State Grid said to be in talks to buy Brazilian power distributor

Move by nation’s dominant electricity company would be its latest within plans to own up to US$50 billion of overseas assets by 2020

PUBLISHED : Thursday, 23 June, 2016, 8:42pm
UPDATED : Thursday, 23 June, 2016, 8:42pm

State Grid Corporation of China, the nation’s dominant electricity distributor, is in talks to buy a stake in Brazilian power distributor CPFL Energia, according to well-placed industry sources.

The state-owned company is believed to be in discussions to purchase some or all of privately-held cement-to-ship-building conglomerate Camargo Correa’s 23.6 per cent holding in CPFL.

Based on CPFL’s market value of about 20.8 billion reais (HK$48.2 billion), the entire stake could be valued at about US$1.5 billion, not including any premium paid by the acquirer.

A spokesman for State Grid said the Beijing-based company’s policy is not to comment on market speculation. A representative for CPFL declined to comment.

The Chinese giant already operates in Brazil, running about 6,000 kilometers of transmission lines.

In April, it won the largest portion of an auction of transmission lines in the country, gaining a total of 1,005 km.

The Chinese power distributor has been making major acquisitions overseas in recent years as part of Beijing’s push for state companies to expand its operating scale and influence globally.

State Grid’s former chairman Liu Zhenya, who stepped down last month after reaching retirement age, unveiled ambitions in 2012 of owning US$30-50 billion of overseas assets by 2020.

State Grid has spent at least US$17.6 billion since 2009 on power distribution assets in Hong Kong, the Philippines, Brazil, Portugal, Australia and Italy.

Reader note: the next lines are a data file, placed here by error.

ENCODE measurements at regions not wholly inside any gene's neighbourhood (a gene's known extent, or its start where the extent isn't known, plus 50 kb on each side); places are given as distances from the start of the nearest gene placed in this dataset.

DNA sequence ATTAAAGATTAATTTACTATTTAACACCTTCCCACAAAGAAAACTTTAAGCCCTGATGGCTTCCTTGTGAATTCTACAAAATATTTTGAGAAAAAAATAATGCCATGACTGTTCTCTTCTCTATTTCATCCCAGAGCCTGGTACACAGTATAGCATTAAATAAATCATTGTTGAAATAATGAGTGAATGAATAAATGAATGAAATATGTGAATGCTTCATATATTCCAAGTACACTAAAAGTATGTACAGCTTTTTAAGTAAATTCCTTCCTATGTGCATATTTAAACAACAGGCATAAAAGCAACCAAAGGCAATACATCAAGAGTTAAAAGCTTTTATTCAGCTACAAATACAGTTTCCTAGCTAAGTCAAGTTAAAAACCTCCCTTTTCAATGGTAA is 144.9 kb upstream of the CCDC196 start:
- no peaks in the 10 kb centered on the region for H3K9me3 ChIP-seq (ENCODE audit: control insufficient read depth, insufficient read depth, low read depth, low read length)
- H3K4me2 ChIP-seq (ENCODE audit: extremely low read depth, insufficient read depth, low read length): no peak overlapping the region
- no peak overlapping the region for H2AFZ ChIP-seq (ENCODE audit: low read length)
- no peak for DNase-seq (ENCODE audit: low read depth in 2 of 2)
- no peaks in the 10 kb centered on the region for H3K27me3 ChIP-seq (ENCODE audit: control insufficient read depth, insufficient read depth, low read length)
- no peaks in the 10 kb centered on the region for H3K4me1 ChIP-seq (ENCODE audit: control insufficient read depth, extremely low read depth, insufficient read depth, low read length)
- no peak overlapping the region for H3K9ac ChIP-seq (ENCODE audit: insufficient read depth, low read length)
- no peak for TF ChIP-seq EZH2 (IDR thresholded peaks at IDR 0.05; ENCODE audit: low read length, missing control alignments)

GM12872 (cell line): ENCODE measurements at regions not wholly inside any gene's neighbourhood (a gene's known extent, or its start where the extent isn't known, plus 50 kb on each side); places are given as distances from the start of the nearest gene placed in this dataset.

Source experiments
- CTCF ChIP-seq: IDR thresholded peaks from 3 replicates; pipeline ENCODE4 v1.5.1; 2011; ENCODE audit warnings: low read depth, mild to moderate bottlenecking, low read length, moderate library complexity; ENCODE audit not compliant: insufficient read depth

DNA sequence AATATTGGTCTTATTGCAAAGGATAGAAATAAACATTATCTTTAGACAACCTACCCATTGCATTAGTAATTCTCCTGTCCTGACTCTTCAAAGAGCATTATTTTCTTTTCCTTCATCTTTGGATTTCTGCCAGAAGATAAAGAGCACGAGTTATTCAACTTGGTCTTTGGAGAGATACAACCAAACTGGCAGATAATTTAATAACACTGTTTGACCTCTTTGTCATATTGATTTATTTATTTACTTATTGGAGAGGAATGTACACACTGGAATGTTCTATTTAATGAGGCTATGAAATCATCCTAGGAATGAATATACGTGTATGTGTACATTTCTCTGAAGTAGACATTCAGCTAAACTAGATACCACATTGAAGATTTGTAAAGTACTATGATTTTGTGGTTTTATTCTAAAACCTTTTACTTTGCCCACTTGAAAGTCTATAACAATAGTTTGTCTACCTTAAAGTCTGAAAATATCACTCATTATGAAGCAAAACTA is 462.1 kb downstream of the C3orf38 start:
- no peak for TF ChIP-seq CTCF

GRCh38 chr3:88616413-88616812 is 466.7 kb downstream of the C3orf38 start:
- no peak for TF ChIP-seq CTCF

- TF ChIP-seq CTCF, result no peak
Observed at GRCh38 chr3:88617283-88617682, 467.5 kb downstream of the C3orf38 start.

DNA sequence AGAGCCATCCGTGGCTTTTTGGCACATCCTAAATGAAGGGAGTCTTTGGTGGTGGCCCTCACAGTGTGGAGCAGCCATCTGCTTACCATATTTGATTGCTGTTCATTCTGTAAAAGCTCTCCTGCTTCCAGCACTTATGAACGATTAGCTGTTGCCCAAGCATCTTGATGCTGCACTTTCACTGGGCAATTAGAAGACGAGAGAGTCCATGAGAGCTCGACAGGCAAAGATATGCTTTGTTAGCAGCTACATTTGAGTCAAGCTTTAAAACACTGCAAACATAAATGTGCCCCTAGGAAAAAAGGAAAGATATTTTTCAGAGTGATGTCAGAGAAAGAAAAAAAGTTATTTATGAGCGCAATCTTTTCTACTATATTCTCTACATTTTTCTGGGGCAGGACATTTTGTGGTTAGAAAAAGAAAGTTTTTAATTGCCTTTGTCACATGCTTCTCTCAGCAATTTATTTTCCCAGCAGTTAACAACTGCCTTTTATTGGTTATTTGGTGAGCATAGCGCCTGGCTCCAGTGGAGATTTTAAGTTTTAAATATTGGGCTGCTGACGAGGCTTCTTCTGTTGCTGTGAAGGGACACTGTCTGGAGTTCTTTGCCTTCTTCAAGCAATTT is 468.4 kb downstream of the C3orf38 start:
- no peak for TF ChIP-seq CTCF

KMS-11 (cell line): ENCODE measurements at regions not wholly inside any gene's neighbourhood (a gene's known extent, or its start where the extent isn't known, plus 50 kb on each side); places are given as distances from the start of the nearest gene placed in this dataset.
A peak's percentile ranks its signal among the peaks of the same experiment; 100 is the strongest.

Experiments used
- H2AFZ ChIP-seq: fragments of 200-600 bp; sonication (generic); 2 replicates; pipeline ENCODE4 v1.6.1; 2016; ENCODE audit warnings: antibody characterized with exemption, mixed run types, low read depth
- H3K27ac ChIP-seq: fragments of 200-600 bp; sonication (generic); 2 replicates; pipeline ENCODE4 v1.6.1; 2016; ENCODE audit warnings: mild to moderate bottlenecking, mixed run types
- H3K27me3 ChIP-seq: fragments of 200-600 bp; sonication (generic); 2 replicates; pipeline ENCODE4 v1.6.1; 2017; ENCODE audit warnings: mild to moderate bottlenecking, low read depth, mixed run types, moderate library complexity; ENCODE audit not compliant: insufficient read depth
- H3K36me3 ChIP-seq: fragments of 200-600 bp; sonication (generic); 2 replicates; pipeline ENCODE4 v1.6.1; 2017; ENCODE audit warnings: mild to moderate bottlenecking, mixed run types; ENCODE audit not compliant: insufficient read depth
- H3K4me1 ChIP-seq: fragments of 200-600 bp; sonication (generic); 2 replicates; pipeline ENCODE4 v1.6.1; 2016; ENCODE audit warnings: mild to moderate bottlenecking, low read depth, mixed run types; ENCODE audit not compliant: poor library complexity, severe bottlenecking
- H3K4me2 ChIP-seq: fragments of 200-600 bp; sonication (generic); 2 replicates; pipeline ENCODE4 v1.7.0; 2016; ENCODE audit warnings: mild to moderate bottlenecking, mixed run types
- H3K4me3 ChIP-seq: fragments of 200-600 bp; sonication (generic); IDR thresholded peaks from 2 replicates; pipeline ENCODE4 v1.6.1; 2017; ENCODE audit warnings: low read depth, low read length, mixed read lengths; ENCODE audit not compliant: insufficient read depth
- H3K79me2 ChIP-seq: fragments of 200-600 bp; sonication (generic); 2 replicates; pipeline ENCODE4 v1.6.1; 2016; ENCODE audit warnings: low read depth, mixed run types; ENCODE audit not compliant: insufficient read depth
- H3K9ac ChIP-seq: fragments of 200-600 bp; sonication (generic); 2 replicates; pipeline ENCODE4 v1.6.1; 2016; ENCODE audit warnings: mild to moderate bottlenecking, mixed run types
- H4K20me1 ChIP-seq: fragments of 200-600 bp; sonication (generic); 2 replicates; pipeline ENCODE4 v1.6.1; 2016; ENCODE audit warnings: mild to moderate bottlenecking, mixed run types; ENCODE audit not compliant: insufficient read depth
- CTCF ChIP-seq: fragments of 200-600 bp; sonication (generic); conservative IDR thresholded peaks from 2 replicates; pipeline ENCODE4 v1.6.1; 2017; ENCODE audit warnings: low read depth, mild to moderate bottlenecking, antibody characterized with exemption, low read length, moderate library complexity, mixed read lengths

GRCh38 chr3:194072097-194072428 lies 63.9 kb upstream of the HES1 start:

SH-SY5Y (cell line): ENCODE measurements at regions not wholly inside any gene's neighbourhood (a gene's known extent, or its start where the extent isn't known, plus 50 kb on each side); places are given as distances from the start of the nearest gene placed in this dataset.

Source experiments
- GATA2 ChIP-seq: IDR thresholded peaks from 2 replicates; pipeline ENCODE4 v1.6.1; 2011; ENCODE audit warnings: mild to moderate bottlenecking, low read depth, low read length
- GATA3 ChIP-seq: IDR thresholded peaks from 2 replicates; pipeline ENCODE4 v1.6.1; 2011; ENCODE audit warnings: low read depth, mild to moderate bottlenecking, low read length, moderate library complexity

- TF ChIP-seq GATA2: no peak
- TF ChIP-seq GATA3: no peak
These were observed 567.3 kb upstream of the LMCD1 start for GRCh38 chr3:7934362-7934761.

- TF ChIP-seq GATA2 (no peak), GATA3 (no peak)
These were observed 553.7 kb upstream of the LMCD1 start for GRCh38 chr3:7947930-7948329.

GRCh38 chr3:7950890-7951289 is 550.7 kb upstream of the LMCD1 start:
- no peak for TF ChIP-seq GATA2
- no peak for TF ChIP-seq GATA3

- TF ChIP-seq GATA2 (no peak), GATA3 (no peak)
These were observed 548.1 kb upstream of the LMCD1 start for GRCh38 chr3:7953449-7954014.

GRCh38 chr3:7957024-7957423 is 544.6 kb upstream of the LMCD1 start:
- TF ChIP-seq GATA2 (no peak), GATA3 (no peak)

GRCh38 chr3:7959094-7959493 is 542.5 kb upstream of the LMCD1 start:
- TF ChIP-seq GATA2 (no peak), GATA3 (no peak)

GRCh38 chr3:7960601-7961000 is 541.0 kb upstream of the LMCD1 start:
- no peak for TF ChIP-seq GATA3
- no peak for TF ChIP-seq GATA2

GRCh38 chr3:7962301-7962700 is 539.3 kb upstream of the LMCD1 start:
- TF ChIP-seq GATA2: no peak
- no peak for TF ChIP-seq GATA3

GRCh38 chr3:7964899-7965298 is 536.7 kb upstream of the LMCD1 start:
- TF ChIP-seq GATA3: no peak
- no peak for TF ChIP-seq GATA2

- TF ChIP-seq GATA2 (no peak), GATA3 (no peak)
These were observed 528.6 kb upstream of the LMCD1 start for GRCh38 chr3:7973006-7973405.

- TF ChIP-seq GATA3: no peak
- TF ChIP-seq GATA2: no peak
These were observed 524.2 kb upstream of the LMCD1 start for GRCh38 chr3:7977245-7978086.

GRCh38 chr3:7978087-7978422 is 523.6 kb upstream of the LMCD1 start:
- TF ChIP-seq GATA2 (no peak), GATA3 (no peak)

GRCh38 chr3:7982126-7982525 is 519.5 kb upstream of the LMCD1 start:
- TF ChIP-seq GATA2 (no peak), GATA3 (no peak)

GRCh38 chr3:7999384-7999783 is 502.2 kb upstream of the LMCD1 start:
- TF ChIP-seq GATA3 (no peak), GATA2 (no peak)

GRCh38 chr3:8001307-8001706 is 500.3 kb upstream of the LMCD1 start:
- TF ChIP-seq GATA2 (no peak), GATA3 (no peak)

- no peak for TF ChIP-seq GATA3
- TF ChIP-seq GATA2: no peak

Besides seeking to reap investment returns, analysts think State Grid could also gain from understanding how overseas deregulated utility markets operate, to prepare itself for the ongoing reform of the mainland’s power market, that includes a revamp of distribution tariffs to make them more market-oriented.

State Grid faces the ongoing challenge of transitioning from a system where its gross profit margins were guaranteed — the simple difference between state-stipulated prices charged by power plants and retail prices charged by distributors — to one where both prices are based on demand, supply and operating costs.

The transition also gives monopoly distributors like State Grid and its only domestic peer China Southern Power Grid, which operates in five southern provinces, the incentive to become more cost efficient and profit-oriented.

Beijing has been rolling out power market reforms in the transmission and distribution segment since the start of last year in seven provinces and major administrative regions, and plans to implement them in 12 more by year end.

The reform is part of President Xi Jinping’s push to overhaul the country’s bloated state-owned businesses and allow market forces to play a bigger role in energy prices.

The energy market has been gradually liberalised over the past decade to drive down conservation and supply costs and encourage conservation.

Camargo Correa has not made any decision on its stake in CPFL, it said in a statement on Wednesday, adding it is always evaluating strategic opportunities and is regularly in contact with potential investors. 

It has been selling assets to pay fines related to the country’s largest-ever corruption investigation that has engulfed state-run oil firm Petroleo Brasileiro.

Earlier this month State Grid was named as preferred bidder for a 14 per cent stake in Belgian electricity and gas distribution system operator Eandis Assets.

It is also among suitors planning to submit bids for Australian power distribution network Ausgrid, which could fetch more than A$10 billion.

State Grid distributes electricity to 1.1 billion people and delivered a profit of 86.5 billion yuan last year on revenue of 2.08 trillion yuan.

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